Native Ecosystems Council challenges the Forest Service's commercial logging findings based on a 2007 silvicultural report on the impacts of the Project that indicated that the project goal of reducing the risk of crown fire would be met by reducing canopy cover to less than 40 percent. Because the threshold between a “moderately stocked” stand and a “poorly stocked” stand is 40 percent, and a change from “moderately stocked” to “poorly stocked” would result in a change in PI Type, Native Ecosystems contends that the Forest Service's conclusion that the logging and thinning aspects of the Project would not change PI Type is contradicted by the record.

We disagree. The Forest Service based its analysis of the impacts of logging and thinning on a 2009 revision of the original 2007 silvicultural report upon which Native Ecosystems Council relies. The 2007 silvicultural report was thus superseded by the final 2009 version, which corrected previous errors6 and reflected more accurate data about the Project's impacts on canopy cover. In the final 2009 silvicultural report, which was subsequently incorporated into the third chapter of the EA, entitled “Affected Environment and Environmental Consequences,” the Forest Service specifically considered the direct and indirect consequences of past, present and reasonably foreseeable future project related activities based upon two different alternatives: (1) no agency action and (2) proposed action by the Project. In that chapter alone, the Forest Service cited over thirty different studies upon which it based its findings. Based upon those studies and its own revised analysis in 2009, the Forest Service thus reasonably concluded that the Project goals could be accomplished by reducing canopy cover to 40 percent (or lower), and therefore it was not necessary to thin stands below the “moderately stocked” category.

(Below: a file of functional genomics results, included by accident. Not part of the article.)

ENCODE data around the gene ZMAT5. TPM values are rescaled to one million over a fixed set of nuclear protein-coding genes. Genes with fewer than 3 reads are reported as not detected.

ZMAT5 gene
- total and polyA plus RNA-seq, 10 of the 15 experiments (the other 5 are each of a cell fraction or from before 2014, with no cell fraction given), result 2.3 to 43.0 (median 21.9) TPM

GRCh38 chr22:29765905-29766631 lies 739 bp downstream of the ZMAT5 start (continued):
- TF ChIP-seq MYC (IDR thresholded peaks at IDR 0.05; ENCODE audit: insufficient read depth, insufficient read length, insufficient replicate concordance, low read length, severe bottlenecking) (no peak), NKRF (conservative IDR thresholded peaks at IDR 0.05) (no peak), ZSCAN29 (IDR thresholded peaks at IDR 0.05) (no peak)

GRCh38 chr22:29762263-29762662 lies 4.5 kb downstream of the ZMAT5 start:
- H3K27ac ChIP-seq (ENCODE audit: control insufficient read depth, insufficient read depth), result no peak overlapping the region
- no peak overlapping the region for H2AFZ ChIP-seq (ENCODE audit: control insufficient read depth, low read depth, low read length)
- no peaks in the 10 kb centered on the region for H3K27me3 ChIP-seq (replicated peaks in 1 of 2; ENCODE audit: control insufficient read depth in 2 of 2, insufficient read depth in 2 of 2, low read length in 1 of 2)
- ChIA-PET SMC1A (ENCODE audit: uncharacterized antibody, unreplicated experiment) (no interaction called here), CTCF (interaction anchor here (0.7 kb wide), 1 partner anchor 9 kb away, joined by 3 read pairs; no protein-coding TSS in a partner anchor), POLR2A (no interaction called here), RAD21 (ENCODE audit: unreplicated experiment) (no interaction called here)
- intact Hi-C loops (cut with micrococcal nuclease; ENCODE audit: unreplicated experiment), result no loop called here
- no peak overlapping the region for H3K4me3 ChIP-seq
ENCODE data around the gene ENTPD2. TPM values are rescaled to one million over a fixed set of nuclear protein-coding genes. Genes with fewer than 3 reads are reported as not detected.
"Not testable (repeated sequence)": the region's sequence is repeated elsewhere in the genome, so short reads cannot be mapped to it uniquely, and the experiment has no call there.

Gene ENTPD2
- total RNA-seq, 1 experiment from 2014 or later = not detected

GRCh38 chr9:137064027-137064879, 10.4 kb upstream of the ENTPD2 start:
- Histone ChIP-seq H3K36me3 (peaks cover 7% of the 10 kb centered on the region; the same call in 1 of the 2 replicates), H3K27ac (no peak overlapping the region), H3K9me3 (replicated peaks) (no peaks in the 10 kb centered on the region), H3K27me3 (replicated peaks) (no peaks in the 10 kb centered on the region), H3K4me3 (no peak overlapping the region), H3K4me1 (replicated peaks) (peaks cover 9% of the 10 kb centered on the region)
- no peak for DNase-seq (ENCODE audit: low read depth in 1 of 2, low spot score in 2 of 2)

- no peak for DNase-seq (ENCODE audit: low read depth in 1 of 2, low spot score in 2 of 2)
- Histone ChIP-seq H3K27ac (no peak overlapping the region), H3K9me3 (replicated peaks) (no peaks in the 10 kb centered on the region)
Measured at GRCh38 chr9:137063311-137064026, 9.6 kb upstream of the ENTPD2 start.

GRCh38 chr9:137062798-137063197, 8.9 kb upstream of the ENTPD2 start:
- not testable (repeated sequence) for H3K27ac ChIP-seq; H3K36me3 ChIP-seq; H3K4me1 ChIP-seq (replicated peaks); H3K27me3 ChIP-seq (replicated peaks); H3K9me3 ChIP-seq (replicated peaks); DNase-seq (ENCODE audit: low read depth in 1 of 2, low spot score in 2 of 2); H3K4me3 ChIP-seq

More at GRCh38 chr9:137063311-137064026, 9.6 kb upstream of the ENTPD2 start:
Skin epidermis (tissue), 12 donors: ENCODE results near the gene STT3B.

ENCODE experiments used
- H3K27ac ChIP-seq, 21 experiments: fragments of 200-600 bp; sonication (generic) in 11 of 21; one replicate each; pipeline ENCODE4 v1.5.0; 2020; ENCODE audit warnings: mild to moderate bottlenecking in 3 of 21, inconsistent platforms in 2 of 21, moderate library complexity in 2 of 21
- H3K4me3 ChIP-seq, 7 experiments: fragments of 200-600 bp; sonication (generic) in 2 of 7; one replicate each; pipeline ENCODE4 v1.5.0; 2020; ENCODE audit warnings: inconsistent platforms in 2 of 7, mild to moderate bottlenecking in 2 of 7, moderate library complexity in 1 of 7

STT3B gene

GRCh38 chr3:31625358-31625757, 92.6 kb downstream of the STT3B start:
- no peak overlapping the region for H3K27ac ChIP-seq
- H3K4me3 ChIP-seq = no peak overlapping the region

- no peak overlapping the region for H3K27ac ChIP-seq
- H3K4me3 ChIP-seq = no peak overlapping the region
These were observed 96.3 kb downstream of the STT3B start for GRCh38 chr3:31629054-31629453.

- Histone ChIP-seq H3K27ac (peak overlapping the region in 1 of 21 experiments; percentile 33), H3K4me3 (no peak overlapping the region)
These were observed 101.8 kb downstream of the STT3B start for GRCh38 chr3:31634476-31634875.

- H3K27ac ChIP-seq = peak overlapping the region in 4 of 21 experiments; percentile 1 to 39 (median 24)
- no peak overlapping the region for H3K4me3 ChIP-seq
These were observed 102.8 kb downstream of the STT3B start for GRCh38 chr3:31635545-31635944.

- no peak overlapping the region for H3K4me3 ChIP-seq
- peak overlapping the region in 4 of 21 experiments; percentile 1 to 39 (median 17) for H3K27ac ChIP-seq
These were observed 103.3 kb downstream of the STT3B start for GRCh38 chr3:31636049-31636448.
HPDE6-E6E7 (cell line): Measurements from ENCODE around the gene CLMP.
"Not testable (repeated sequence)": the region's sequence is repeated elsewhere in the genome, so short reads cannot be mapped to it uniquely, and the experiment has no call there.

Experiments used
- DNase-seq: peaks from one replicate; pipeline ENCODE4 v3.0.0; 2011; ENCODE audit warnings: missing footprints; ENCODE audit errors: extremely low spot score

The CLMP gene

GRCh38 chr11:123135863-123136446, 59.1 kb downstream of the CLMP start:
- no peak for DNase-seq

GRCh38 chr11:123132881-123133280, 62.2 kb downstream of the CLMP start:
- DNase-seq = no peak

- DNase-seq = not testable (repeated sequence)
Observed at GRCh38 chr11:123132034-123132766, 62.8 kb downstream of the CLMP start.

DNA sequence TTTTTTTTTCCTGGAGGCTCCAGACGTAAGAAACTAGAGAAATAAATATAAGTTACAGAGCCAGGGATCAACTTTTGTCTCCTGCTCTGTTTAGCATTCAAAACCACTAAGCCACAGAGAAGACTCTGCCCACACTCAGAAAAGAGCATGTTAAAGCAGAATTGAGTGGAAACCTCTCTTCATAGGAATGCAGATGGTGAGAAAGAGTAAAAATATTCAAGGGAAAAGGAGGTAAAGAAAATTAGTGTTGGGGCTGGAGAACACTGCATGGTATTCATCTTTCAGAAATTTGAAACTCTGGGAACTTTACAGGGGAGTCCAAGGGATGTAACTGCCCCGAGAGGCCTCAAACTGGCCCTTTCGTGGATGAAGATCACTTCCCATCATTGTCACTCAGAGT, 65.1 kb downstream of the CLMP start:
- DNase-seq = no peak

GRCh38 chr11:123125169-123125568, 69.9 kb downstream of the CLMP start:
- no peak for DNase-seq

Moreover, a separate February 2010 report supplementing the elk hiding cover analysis confirmed the findings of the final 2009 silvicultural report included in the EA. There, the Forest Service concluded that the project would not change “Effective Hiding Cover” for elk from the existing condition (“moderately stocked”) and that broadcast burning, as well as cutting and slashing, would not alter the PI type.

Under Lands Council, the 2007 silvicultural report does not prove that the Forest Service's conclusion was “implausible” because it was superseded by more accurate predictions. 537 F.3d at 987. Nor does the 2007 report demonstrate that the Forest Service's reliance on the 2009 revisions or 2010 biologist report was contradicted by facts in the record because the Forest Service reasonably determined the 2009 and 2010 reports were based upon corrected and more recent data and various different studies. Id. Accordingly, because the Forest Service supported its findings with multiple different studies and analyses, we defer to the Forest Service's conclusion that the slashing and thinning activities would not alter the PI of the Project area. Id.

2. Prescribed Burning